Inflation hits 40-year high in UK

The highest rate among the Group of Seven nations and one that highlights the depth of the nation’s cost-of-living crisis, rising food costs last month drove consumer price inflation in Britain to a 40-year high of 9.1%.

The reading increased from 9.0 percent in April and was in line with the majority of economists surveyed by the media. The Office for National Statistics’ records indicate that May’s inflation was the highest since March 1982, and it is probable that it will go worse.

One of the year’s worst performing currencies versus the US dollar, sterling, dropped to below $1.22, losing 0.6 percent on the day, before subsequently rising.

Given its high energy import cost and continued Brexit-related tension, which might further erode trade relations with the European Union, some investors believe that Britain faces a danger of both chronically high inflation and recession.

According to Jack Leslie, senior economist at the Resolution Foundation think tank, “with the economic future so uncertain, no one knows how high inflation may go, and how long it will persist for.” This makes decisions about fiscal and monetary policy extremely difficult.

The Resolution Foundation stated earlier on Wednesday that the cost-of-living damage to households was being exacerbated by Brexit, which would have negative long-term effects on productivity and wages.

Trade unions have warned of extensive strikes in the upcoming months as a result of average salary not keeping up with inflation. This week, huge walkouts by railroad employees have already taken place.

In May, Britain had a higher headline inflation rate than the US, France, Germany, and Italy. Although Japan and Canada have not yet provided statistics on consumer prices for May, neither is probably going to come close.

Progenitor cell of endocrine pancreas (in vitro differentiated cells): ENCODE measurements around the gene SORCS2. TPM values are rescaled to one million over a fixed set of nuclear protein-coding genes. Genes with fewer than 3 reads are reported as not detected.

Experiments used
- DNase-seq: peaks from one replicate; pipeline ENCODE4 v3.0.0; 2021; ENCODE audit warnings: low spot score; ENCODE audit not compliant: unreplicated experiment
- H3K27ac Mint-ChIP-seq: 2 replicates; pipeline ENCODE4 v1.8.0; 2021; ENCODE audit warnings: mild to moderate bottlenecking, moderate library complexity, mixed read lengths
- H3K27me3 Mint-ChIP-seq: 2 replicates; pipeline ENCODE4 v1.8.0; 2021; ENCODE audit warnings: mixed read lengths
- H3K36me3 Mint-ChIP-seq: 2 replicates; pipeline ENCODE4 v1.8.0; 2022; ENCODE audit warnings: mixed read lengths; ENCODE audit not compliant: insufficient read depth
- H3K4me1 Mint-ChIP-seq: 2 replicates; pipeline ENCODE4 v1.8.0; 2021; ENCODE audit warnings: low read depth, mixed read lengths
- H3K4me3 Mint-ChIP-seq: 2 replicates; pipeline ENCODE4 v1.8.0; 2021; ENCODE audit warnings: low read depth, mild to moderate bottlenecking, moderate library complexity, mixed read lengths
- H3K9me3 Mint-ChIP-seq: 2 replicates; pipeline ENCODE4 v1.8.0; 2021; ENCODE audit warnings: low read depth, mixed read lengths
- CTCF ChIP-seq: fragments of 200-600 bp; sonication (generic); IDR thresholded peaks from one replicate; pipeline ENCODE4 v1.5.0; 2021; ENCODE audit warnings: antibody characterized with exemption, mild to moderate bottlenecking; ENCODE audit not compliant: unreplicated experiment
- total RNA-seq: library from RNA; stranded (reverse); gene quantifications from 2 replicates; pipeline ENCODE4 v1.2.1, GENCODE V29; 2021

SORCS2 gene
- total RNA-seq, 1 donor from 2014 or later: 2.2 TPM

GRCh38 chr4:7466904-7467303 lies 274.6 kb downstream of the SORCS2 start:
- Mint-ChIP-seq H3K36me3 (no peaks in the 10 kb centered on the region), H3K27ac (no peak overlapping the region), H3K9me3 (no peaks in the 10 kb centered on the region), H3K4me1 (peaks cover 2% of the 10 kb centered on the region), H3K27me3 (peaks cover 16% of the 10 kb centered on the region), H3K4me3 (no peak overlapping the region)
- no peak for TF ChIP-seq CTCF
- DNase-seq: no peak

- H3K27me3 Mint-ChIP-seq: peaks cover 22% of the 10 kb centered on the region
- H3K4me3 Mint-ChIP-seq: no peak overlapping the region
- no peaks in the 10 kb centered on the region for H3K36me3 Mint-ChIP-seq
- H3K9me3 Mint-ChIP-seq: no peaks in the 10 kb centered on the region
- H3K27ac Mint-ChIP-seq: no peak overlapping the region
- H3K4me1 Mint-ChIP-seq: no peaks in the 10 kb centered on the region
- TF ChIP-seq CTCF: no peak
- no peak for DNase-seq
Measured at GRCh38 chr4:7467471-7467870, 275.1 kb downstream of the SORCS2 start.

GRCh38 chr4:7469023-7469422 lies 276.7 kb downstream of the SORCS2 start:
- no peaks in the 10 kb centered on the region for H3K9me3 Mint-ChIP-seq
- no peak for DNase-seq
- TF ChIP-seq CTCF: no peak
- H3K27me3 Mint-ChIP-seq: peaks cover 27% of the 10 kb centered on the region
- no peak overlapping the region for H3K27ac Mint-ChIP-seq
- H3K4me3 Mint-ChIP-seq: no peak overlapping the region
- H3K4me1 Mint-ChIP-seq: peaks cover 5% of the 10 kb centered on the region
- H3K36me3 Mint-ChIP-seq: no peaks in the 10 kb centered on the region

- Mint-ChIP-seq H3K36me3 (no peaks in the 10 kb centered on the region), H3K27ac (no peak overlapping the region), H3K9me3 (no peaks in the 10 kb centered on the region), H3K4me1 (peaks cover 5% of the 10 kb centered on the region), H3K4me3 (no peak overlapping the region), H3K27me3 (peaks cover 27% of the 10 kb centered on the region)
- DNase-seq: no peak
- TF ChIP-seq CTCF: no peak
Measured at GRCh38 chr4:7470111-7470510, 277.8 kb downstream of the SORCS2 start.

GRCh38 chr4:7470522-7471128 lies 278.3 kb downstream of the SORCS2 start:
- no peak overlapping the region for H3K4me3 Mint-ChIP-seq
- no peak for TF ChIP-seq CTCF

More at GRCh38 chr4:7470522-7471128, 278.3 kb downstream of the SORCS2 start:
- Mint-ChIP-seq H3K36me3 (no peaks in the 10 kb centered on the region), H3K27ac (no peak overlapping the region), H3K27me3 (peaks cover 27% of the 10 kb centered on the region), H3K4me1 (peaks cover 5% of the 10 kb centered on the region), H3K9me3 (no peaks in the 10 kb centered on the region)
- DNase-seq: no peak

Prior to reaching a peak of just above 11 percent in October, when regulated home energy rates are scheduled to climb once more, the Bank of England predicted last week that inflation will likely continue above 9 percent during the upcoming months.

Although most analysts believe that the BoE will raise rates by less than that due to slowing economic growth, financial markets indicate that interest rates in Britain are on track to soar beyond 3 percent around the turn of the year from their current level of 1.25 percent.

After the statistics, the British government was doing everything it could to resist an increase in prices, and the central bank will act “forcefully” to curb inflation, according to Finance Minister Rishi Sunak.

Food and non-alcoholic beverage prices increased by 8.7% annually in May, which was the highest increase since March 2009 and made this sector the main contributor to annual inflation in that month.

Lower-than-expected annual core inflation, which excludes food and energy costs to provide a picture of domestically produced cost pressure, dropped to 5.9 percent from 6.2 percent for the first time since September.

According to Sandra Horsfield, an economist at Investec, “the Bank of England may undoubtedly derive some optimism from the fact that core price pressures are receding (but) we doubt this… would be enough to avoid more rate hikes in the coming months.”

The ONS reported that overall consumer prices increased by 0.7 percent in monthly terms in May, slightly more than the 0.6 percent estimate.

The ONS reported that the cost of materials and energy paid by British factories—a major influence in the prices that customers ultimately pay in stores—was 22.1 percent higher in May than it was a year earlier. This is the largest rise since these records began in 1985.

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